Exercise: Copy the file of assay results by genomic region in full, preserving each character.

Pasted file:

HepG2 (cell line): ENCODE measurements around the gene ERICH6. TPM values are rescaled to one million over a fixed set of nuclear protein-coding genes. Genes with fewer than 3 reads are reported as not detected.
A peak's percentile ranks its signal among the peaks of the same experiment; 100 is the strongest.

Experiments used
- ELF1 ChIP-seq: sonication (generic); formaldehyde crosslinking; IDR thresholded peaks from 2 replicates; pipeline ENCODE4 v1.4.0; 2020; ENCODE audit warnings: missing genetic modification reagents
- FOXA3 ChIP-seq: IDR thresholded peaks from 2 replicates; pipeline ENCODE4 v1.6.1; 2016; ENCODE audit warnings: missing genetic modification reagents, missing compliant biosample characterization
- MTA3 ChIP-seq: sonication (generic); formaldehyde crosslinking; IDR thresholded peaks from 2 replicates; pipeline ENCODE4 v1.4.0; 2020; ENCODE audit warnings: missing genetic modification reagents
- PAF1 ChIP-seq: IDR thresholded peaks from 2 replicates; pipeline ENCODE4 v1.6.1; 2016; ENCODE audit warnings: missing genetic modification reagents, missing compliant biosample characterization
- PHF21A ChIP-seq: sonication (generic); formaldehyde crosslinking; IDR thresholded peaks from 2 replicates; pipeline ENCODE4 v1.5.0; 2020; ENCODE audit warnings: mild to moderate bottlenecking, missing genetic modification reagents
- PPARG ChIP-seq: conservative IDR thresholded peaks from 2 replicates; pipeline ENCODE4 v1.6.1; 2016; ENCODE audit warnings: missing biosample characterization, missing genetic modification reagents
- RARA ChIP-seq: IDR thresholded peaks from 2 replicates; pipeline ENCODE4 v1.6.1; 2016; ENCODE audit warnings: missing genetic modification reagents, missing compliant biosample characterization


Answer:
HepG2 (cell line): ENCODE measurements around the gene ERICH6. TPM values are rescaled to one million over a fixed set of nuclear protein-coding genes. Genes with fewer than 3 reads are reported as not detected.
A peak's percentile ranks its signal among the peaks of the same experiment; 100 is the strongest.

Experiments used
- ELF1 ChIP-seq: sonication (generic); formaldehyde crosslinking; IDR thresholded peaks from 2 replicates; pipeline ENCODE4 v1.4.0; 2020; ENCODE audit warnings: missing genetic modification reagents
- FOXA3 ChIP-seq: IDR thresholded peaks from 2 replicates; pipeline ENCODE4 v1.6.1; 2016; ENCODE audit warnings: missing genetic modification reagents, missing compliant biosample characterization
- MTA3 ChIP-seq: sonication (generic); formaldehyde crosslinking; IDR thresholded peaks from 2 replicates; pipeline ENCODE4 v1.4.0; 2020; ENCODE audit warnings: missing genetic modification reagents
- PAF1 ChIP-seq: IDR thresholded peaks from 2 replicates; pipeline ENCODE4 v1.6.1; 2016; ENCODE audit warnings: missing genetic modification reagents, missing compliant biosample characterization
- PHF21A ChIP-seq: sonication (generic); formaldehyde crosslinking; IDR thresholded peaks from 2 replicates; pipeline ENCODE4 v1.5.0; 2020; ENCODE audit warnings: mild to moderate bottlenecking, missing genetic modification reagents
- PPARG ChIP-seq: conservative IDR thresholded peaks from 2 replicates; pipeline ENCODE4 v1.6.1; 2016; ENCODE audit warnings: missing biosample characterization, missing genetic modification reagents
- RARA ChIP-seq: IDR thresholded peaks from 2 replicates; pipeline ENCODE4 v1.6.1; 2016; ENCODE audit warnings: missing genetic modification reagents, missing compliant biosample characterization